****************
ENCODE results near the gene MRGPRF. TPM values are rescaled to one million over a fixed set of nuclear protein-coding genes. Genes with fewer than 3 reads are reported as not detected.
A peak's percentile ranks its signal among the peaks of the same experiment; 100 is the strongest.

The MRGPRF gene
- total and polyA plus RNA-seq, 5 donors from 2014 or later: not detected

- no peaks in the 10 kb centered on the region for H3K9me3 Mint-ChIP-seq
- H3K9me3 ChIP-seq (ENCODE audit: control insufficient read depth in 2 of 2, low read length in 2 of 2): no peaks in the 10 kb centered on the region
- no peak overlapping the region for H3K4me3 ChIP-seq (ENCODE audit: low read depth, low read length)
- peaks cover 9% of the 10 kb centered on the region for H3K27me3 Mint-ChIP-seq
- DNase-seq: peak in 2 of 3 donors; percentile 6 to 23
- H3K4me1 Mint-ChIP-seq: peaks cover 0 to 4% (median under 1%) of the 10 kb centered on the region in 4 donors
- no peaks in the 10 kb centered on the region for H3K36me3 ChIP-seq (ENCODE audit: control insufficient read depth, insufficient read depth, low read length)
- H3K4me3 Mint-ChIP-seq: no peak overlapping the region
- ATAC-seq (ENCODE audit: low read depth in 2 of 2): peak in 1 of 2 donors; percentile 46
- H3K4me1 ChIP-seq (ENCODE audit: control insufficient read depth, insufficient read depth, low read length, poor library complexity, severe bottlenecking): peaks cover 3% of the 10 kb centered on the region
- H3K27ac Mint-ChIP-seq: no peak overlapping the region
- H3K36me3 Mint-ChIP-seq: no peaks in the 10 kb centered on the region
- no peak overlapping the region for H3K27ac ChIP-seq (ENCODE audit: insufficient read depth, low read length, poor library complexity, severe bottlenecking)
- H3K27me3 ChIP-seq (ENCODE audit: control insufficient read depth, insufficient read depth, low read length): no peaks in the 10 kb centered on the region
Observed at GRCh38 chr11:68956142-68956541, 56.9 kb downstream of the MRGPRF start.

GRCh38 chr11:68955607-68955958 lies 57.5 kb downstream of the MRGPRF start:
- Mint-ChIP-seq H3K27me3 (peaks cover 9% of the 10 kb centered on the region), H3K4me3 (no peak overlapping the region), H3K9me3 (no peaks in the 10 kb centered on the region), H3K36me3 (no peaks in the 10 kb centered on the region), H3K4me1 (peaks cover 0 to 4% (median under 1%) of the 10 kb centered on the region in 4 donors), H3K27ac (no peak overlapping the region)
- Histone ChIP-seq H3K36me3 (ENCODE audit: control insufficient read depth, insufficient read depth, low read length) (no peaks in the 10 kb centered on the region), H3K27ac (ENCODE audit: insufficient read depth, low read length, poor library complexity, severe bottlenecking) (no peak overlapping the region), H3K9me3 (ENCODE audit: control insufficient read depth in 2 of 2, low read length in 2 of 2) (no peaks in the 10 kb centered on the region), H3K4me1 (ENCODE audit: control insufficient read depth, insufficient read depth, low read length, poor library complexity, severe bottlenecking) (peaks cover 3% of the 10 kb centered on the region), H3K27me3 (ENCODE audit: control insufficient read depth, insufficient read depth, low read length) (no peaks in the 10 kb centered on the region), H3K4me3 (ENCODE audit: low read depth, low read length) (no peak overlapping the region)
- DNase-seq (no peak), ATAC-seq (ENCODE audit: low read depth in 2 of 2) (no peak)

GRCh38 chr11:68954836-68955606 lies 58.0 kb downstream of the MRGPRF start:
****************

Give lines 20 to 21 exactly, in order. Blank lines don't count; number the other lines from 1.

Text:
GRCh38 chr11:68955607-68955958 lies 57.5 kb downstream of the MRGPRF start:
- Mint-ChIP-seq H3K27me3 (peaks cover 9% of the 10 kb centered on the region), H3K4me3 (no peak overlapping the region), H3K9me3 (no peaks in the 10 kb centered on the region), H3K36me3 (no peaks in the 10 kb centered on the region), H3K4me1 (peaks cover 0 to 4% (median under 1%) of the 10 kb centered on the region in 4 donors), H3K27ac (no peak overlapping the region)